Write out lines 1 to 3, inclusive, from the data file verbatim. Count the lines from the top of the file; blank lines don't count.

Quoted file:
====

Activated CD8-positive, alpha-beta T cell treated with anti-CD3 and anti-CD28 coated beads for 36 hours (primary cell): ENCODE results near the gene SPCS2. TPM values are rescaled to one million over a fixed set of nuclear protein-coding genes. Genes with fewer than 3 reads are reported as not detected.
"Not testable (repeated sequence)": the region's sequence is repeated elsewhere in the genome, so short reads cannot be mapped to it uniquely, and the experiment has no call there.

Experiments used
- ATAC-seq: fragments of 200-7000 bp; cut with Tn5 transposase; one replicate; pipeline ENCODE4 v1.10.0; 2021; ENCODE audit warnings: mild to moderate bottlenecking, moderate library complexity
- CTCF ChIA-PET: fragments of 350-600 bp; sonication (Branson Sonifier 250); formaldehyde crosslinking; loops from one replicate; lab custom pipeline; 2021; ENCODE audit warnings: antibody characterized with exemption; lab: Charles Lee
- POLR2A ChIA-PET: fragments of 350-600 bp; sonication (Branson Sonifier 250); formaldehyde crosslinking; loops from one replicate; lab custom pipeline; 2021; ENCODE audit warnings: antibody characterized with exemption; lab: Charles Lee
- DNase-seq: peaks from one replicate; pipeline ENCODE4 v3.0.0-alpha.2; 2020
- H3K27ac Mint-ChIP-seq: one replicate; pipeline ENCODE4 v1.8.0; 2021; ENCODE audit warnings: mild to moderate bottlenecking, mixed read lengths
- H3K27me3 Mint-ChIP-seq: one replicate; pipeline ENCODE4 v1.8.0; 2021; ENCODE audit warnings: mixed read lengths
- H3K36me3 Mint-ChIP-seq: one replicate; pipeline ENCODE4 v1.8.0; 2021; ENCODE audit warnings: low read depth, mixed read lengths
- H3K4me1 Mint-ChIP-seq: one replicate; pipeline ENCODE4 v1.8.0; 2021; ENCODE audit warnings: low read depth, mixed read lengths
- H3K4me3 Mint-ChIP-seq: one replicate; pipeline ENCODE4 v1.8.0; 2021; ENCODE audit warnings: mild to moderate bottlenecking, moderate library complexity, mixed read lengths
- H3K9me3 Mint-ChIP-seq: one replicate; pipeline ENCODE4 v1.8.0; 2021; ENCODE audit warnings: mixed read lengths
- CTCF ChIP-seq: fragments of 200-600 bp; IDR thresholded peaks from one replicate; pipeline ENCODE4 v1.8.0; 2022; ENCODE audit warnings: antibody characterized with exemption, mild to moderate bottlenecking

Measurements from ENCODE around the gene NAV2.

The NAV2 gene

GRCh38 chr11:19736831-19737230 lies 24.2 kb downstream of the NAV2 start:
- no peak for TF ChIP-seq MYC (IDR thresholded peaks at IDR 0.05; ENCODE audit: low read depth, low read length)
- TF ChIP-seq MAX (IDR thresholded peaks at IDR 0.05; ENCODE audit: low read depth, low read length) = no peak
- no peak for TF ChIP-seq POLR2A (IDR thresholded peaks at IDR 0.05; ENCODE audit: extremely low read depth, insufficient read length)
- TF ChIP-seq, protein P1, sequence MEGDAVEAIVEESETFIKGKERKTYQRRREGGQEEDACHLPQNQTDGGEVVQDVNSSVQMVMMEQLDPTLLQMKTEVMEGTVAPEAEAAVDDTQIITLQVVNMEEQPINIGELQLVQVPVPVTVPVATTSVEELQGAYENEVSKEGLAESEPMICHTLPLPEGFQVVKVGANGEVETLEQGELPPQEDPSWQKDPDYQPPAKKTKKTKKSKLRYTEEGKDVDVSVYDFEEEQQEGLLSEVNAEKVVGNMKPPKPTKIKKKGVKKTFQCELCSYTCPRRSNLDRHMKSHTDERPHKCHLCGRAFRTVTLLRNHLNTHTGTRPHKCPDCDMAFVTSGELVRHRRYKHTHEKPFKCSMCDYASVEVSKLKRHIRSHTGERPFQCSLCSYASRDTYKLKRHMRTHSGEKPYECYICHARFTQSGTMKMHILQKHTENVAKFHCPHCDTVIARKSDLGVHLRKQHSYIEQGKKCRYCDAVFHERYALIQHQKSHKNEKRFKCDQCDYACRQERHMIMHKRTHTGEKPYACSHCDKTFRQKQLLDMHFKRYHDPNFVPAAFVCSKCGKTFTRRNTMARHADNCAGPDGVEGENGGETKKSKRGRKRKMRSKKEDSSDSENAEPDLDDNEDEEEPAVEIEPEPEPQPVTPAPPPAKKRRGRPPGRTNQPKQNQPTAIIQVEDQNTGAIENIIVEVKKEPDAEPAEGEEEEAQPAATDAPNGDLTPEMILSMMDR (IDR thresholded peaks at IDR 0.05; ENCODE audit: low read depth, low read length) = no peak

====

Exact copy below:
Activated CD8-positive, alpha-beta T cell treated with anti-CD3 and anti-CD28 coated beads for 36 hours (primary cell): ENCODE results near the gene SPCS2. TPM values are rescaled to one million over a fixed set of nuclear protein-coding genes. Genes with fewer than 3 reads are reported as not detected.
"Not testable (repeated sequence)": the region's sequence is repeated elsewhere in the genome, so short reads cannot be mapped to it uniquely, and the experiment has no call there.

Experiments used